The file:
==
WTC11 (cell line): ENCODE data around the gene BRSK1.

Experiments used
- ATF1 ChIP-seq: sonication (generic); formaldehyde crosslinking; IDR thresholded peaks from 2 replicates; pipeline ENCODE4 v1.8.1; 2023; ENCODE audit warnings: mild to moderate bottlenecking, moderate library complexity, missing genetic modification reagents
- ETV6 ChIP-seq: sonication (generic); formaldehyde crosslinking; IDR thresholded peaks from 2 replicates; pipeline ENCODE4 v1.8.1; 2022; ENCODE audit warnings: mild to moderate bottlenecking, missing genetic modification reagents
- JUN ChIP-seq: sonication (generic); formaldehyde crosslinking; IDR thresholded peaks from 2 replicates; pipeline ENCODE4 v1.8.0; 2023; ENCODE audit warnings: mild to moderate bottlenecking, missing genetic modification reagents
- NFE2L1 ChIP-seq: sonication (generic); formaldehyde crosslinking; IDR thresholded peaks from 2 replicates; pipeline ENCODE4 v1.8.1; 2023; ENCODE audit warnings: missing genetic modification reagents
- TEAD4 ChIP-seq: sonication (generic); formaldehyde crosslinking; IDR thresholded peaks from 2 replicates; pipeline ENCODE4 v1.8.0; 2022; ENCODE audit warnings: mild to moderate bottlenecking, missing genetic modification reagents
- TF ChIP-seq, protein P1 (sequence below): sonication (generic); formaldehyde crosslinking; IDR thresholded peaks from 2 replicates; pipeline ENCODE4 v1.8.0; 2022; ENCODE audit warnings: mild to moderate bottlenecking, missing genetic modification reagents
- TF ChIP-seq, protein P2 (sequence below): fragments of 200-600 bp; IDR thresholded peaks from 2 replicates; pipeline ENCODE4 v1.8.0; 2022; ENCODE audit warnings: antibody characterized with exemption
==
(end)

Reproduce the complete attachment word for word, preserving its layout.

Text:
WTC11 (cell line): ENCODE data around the gene BRSK1.

Experiments used
- ATF1 ChIP-seq: sonication (generic); formaldehyde crosslinking; IDR thresholded peaks from 2 replicates; pipeline ENCODE4 v1.8.1; 2023; ENCODE audit warnings: mild to moderate bottlenecking, moderate library complexity, missing genetic modification reagents
- ETV6 ChIP-seq: sonication (generic); formaldehyde crosslinking; IDR thresholded peaks from 2 replicates; pipeline ENCODE4 v1.8.1; 2022; ENCODE audit warnings: mild to moderate bottlenecking, missing genetic modification reagents
- JUN ChIP-seq: sonication (generic); formaldehyde crosslinking; IDR thresholded peaks from 2 replicates; pipeline ENCODE4 v1.8.0; 2023; ENCODE audit warnings: mild to moderate bottlenecking, missing genetic modification reagents
- NFE2L1 ChIP-seq: sonication (generic); formaldehyde crosslinking; IDR thresholded peaks from 2 replicates; pipeline ENCODE4 v1.8.1; 2023; ENCODE audit warnings: missing genetic modification reagents
- TEAD4 ChIP-seq: sonication (generic); formaldehyde crosslinking; IDR thresholded peaks from 2 replicates; pipeline ENCODE4 v1.8.0; 2022; ENCODE audit warnings: mild to moderate bottlenecking, missing genetic modification reagents
- TF ChIP-seq, protein P1 (sequence below): sonication (generic); formaldehyde crosslinking; IDR thresholded peaks from 2 replicates; pipeline ENCODE4 v1.8.0; 2022; ENCODE audit warnings: mild to moderate bottlenecking, missing genetic modification reagents
- TF ChIP-seq, protein P2 (sequence below): fragments of 200-600 bp; IDR thresholded peaks from 2 replicates; pipeline ENCODE4 v1.8.0; 2022; ENCODE audit warnings: antibody characterized with exemption